Top 5 Expectations from Union Budget 2012 !
The centre of attraction Assembly Election 2012 results is out of the way now. All spotlights will now focus on the Union Budget 2012 announcement on March 16. Prior to that, the Union Minister of Railways Dinesh Trivedi will narrate the Railways Budget on March 14.
In fact, days before the Budget, the Indian Railways has dropped the bomb on the industry by hiking freight charges by up to 25% for most commodities including coal, food grains and fertilizers, raising fresh fears of stoking inflation further. However, railways have reduced rates for iron ore exports by up to 4%, by shifting it away from the most expensive class and reworking the distance slabs.
In this post, we will try to put across expectations from the Union Budget 2012 from the aam-aadmi and corporate India’s point of view. Hopefully, Finance Minister Pranab’da comes true to the public expectations by balancing both the social and industrial obligations of the government.
1) Modernization of Railways: Most of Indian railway infrastructure was built during the British rule in the country and has outlived its utility to say the least. India now needs complete up-gradation of railway’s communication system and centralized train motoring system. Sam Pitroda has pegged the total expenses for railway modernization roadmap at Rs.8 lakh crore, over the next 5 years. The big question – how will government arrange for such a huge sum, though gradually?
2) Implementation of Tax Reforms: The top-most priority at the Centre should be fast implementation of the two main tax reforms – Direct Tax Code (DTC) and the Goods and Service Tax (GST) – that has been on the back-burner since last two years.
In fact, prompt implementation of GST in itself is likely to add around 1%-1.5% to GDP growth. It would also result in moderation of rates, simplification of laws and better compliance.
3) Start Fiscal Consolidation: With the election season come to a draw, its high time that the government withdraw some of the highly populist measures played as a part of its vote bank politics.
The gross fiscal deficit in the 2011-12 at 5.5% of GDP is unlikely to meet the government’s fiscal projection of 4.6%, in the back drop of faltering economic growth and skewed tax revenue collection. The only possibility of a bailout in the new fiscal year could be windfall gains from auction of 2G or 4G telecom licenses.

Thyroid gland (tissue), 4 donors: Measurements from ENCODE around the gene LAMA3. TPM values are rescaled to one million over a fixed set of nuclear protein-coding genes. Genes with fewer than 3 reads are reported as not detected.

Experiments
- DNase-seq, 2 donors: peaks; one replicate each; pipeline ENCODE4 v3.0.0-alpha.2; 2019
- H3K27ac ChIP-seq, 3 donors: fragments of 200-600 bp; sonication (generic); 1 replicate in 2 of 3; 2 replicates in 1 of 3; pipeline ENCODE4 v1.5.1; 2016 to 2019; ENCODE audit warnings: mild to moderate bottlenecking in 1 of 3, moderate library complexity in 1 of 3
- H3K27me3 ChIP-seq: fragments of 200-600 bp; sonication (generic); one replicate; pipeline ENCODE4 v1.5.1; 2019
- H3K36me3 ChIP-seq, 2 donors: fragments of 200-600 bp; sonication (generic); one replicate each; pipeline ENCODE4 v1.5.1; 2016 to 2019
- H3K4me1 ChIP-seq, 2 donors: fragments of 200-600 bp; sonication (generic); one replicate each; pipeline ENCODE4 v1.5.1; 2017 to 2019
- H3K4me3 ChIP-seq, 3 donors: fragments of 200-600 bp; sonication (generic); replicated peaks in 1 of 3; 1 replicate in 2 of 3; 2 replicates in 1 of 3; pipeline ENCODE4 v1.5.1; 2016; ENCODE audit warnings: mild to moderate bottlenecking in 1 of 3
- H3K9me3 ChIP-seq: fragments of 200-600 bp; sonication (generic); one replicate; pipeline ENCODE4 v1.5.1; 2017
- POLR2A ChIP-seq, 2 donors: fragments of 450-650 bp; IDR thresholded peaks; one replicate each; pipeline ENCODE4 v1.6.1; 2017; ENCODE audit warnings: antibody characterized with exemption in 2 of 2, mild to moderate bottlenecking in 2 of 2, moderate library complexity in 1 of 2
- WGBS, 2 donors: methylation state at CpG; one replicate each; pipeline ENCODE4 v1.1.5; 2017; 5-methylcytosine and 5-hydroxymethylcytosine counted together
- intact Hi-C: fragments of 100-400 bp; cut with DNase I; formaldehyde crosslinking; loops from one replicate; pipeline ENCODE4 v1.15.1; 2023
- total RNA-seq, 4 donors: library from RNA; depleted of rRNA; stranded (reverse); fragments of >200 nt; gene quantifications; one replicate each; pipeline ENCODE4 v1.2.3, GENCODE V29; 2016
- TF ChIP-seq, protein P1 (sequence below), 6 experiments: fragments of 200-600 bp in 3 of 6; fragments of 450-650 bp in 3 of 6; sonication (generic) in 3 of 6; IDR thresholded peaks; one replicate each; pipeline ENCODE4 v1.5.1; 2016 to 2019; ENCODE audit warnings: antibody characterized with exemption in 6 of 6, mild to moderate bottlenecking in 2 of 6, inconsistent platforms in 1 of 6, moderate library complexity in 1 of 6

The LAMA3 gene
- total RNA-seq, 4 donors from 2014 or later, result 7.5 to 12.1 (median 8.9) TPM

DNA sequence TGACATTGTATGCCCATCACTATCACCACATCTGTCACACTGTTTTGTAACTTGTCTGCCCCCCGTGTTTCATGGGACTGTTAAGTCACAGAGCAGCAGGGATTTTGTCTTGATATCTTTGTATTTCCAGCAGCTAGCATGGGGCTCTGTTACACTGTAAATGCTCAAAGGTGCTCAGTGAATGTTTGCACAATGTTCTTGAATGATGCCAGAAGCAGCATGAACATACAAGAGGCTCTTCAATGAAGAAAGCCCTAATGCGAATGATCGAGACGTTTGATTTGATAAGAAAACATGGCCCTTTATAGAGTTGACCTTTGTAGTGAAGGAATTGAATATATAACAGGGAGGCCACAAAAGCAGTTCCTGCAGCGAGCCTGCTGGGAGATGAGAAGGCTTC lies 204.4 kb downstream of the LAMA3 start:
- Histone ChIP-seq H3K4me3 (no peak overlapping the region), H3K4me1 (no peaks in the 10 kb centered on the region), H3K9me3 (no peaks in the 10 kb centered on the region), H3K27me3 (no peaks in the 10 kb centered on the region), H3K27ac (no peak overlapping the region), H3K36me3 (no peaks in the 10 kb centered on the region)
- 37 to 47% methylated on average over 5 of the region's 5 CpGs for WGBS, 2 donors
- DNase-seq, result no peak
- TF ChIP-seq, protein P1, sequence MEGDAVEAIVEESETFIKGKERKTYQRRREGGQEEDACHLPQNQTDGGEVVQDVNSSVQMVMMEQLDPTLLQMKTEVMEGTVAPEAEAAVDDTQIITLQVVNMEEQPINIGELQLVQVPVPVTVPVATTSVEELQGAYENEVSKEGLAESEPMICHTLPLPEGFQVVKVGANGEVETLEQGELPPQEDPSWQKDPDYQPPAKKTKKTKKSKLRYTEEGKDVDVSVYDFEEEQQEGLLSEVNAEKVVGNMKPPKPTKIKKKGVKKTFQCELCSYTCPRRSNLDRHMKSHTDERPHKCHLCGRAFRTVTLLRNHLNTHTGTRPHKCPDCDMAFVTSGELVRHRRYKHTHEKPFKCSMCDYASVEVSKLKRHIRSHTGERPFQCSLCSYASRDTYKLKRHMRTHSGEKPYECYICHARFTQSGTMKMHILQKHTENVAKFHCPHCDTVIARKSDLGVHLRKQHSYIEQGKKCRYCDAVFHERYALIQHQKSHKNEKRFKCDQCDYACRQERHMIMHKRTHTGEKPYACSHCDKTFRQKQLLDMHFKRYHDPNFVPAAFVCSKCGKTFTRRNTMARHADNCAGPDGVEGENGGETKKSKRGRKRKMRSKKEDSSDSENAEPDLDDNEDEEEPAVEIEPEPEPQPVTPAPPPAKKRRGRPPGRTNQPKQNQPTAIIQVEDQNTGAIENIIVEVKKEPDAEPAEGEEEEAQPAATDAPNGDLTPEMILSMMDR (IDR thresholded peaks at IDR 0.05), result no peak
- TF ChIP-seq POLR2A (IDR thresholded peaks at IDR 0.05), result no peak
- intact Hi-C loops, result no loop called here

4) Align Personal Tax slabs to DTC thresholds: Common man automatically comes under the radar when we speak about personal tax slabs; it goes without saying that the expectations of an aam-aadmi is almost always skewed towards increase in tax exemption limits, as a relief from high inflation eating into their wealth.
This year should be no different – Pranab Mukherjee is expected to align the personal tax slabs in this budget to proposed DTC thresholds, to narrow down the differences in the structure and swift carry over to the new direct tax law. We can expect the minimum income limit not subject to tax to be raised to Rs.2 lakh from the prevailing Rs.1.9 lakh threshold.
5) Deregulation of Diesel prices: The government has de-regulated petrol prices in the past, but it still provides subsidies on other fuel products such as diesel and kerosene oil to enable the common man to have access to these basic necessities at affordable prices.
The under-recoveries on the sale of price-controlled fuels for FY12 has left a hole in the exchequer’s pocket to the tune of almost Rs.97,313 crore up to December 2011, as per a report. Moreover, under-recoveries from subsidized diesel sales has ballooned to more than Rs.56,700 crore in the first nine months of FY12.
What say? Do you have any special expectation from Pranab’da?